The American activist and author Marty Rubin once wrote:
"Better to sleep all day on a park bench than do work you don't believe in."
We might not all take it to that extreme, but he makes a good point. How often do you stop to question what you’re doing with your life and why?
It’s easy to accept every opportunity that comes our way without much thought about the decision. In the moment, we lose sight of the fact that everything we say “yes” to means we’re saying “no” to something else, even if we don’t know what that something else is yet.
Yet it’s never been easier to pursue what matters to you; to connect with other people who are passionate about the same niche areas; to access information and opportunities from everywhere. Why? Because of this crazy, beautiful, chaotic thing called the Internet.
But in a world brimming with possibilities, it can feel impossible to navigate them — especially in terms of how we spend our working hours. My friends and I always seem to discuss the same topics:
- Should I keep working with this prestigious company even though the experience sucks?
- Should I do this well-paid but boring work so I can spend the rest of my time doing the stuff I care about?
- Should I change jobs, start freelancing, go back to university, take on this new client?
With so many options, it’s never been more difficult to know when to take a risk and when to stay put. Here’s my straightforward solution to this problem:
Define your criteria up front. Think of it as your future self outsourcing the pressure to your present self.
If you reflect and plan ahead of time, you can be clear and level-headed about what you want before you need to give someone a firm answer or take decisive action to make something happen.
My formula consists of three parts: Money, Passion, and Reputation. Let’s take a look at each of them.
💸 Money 💸
You might love what you do, but it’s still work — and that means you need to make good money from it. Don’t shy away from that reality: You’ll do some work simply because it pays well. But if it was only about money, you’d probably be a big-time exec in the oil industry, right? There’s a balance to strike.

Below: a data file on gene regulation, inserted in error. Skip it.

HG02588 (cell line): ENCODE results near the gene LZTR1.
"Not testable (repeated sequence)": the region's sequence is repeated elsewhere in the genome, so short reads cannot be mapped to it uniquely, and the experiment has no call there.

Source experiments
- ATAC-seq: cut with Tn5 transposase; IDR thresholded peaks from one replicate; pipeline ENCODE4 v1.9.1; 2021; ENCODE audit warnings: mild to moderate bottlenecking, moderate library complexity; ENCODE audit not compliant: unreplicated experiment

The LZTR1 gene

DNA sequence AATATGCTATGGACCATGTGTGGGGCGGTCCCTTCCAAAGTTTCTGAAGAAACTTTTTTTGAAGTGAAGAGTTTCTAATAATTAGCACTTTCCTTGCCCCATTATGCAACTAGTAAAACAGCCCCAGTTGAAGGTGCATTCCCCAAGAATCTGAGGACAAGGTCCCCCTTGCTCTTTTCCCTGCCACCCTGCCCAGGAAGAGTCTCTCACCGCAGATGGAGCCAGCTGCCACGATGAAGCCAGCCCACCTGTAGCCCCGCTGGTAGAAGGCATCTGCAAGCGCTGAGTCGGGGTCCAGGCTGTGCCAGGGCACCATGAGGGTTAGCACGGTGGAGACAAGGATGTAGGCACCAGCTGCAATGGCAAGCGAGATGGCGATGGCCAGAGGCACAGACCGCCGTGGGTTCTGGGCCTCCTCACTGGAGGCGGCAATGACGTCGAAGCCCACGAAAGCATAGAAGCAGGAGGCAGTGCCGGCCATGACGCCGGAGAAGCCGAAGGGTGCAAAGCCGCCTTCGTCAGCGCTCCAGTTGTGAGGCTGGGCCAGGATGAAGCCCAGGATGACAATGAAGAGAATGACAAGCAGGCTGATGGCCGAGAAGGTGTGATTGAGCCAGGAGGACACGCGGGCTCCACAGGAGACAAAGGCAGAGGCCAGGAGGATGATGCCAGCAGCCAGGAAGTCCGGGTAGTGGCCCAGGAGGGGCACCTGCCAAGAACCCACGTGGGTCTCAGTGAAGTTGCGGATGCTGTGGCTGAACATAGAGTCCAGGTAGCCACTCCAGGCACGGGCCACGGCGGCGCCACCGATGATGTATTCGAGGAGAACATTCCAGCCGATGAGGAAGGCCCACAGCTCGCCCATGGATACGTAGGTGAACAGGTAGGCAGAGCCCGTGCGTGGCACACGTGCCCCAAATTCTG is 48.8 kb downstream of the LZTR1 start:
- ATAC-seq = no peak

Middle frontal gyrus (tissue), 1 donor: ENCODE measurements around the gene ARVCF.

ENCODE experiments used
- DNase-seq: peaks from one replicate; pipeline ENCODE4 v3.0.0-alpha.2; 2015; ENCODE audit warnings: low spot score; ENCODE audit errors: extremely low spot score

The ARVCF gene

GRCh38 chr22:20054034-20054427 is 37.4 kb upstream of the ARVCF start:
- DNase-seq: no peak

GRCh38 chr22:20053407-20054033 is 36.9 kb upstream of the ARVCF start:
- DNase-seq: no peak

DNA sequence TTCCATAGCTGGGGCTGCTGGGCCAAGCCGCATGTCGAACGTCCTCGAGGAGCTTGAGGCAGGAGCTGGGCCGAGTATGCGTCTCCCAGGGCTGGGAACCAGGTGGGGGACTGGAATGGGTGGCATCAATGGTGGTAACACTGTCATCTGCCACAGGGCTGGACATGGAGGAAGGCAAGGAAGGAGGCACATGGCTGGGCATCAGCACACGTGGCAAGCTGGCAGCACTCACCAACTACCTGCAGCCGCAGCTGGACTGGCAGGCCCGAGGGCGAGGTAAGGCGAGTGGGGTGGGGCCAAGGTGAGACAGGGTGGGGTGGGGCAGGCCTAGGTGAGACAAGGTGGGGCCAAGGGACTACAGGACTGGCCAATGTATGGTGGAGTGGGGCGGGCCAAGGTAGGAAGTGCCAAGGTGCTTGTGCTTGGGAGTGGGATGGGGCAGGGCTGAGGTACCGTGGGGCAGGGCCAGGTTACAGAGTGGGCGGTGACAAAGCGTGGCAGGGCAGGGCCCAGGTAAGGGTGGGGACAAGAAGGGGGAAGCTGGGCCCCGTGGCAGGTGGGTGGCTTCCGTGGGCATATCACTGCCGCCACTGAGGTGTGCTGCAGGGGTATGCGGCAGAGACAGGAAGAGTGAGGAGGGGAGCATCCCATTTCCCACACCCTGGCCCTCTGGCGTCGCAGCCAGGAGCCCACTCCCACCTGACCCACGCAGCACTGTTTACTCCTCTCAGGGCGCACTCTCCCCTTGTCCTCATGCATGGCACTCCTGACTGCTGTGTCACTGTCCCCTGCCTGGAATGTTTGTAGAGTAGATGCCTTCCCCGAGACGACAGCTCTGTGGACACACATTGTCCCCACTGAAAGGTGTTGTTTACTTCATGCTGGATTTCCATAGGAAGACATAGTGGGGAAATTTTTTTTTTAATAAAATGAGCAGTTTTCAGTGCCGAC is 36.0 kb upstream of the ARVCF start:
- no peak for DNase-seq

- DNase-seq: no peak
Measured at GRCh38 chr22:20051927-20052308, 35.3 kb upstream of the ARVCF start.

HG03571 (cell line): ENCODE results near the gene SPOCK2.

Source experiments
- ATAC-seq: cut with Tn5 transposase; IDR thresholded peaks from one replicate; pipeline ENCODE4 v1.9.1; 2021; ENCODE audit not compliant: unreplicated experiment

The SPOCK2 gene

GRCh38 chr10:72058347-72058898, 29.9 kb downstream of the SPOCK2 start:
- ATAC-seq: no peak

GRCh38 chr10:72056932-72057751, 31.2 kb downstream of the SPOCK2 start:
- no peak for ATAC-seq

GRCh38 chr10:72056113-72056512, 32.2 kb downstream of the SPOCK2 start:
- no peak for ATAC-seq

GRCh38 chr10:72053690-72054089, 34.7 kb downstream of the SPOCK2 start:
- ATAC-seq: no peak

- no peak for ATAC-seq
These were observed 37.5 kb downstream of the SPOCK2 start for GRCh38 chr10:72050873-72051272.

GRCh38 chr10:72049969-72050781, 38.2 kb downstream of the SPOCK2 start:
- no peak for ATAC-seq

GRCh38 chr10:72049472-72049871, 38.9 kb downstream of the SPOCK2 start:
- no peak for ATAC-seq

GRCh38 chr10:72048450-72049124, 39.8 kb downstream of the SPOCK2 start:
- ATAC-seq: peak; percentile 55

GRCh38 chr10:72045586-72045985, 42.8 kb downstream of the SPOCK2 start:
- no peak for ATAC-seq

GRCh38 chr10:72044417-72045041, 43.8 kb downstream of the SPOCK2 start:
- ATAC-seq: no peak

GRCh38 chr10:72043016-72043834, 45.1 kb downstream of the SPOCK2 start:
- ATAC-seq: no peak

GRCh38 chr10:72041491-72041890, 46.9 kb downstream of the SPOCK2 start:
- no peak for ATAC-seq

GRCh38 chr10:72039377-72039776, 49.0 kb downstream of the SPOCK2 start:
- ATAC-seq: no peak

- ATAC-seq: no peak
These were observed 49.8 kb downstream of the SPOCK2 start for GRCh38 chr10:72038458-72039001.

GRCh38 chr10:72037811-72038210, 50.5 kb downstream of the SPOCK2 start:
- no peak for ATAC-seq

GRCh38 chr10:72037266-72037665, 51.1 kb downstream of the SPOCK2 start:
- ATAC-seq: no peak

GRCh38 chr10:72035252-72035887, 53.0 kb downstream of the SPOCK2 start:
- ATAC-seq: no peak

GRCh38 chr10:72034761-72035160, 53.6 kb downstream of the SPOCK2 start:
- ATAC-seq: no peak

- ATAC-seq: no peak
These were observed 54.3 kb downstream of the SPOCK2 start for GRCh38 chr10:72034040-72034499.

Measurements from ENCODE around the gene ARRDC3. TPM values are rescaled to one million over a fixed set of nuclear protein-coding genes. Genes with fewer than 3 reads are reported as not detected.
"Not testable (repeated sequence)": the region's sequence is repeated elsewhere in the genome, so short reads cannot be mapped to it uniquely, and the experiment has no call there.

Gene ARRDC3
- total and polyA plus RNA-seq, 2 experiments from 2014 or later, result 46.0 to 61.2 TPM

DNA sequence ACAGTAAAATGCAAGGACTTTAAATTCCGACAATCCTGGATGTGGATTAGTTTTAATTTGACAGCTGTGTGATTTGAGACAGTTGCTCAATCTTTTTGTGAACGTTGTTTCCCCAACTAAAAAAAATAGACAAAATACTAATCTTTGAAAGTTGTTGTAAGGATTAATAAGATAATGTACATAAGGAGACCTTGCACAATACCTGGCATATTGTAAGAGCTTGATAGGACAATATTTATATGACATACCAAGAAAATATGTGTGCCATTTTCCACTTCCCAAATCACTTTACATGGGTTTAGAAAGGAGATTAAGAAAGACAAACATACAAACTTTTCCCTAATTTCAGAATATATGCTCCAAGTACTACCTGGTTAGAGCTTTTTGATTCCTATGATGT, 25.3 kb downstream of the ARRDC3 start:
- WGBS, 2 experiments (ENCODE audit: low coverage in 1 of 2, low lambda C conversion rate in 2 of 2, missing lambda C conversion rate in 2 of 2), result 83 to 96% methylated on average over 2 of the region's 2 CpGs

😍 Passion 😍
The most fulfilling jobs are the ones that make us feel like we’re part of something bigger — on a journey, collaborating with others, making an impact. Perhaps it’s working with a company whose mission you truly believe in, being part of an inspiring team, or doing whatever geekery helps you find your flow state. Whatever it is, it matters.
💃 Reputation 💃
Maybe you want to be featured on a website, make inroads at an organisation, or work on a new type of project and really nail it. The only way to level up your opportunities — not to mention your pay — is to gain experience and recognition. Developing your network also falls under this category, since it contributes to both.
The basic idea here is that everything you do ticks at least two of the three boxes. If something pays well and you’re passionate about it, then it’s probably worth doing even if it won’t enhance your reputation. If a project comes with a good rate and prestige attached, then your passion can wait for the next one. You get the gist.
Sure, you need to pay the bills, but your world is limited if that’s the only work goal you’re striving for. That perspective is also an easy way to end up doing the same projects and earning the same amount for the next 10 years, because every decision is made without reference to the bigger picture.
The future of work is human
By creating a personal compass to help you navigate opportunities, you’ll be able to achieve a balance between practicality and purpose. You’ll ensure you keep advancing in ways that are meaningful to you. Pursuing what’s meaningful will only grow more important in the years ahead.
The most overlooked aspect of the future of work is the need to develop our humanity alongside our technologies. We need to invest in ourselves as humans.
The tasks that can’t be automated are the ones that require a uniquely human touch. Meaning leads humans to do their boldest, most ambitious work — so we have to learn how to bring out the best in ourselves and pursue it.
In practice, that means moving beyond generations of wisdom about work. The future looks nothing like the past. Our challenge today is to embrace a landscape that’s more uncertain than our parents or grandparents ever could have predicted — but that’s truly ours to shape.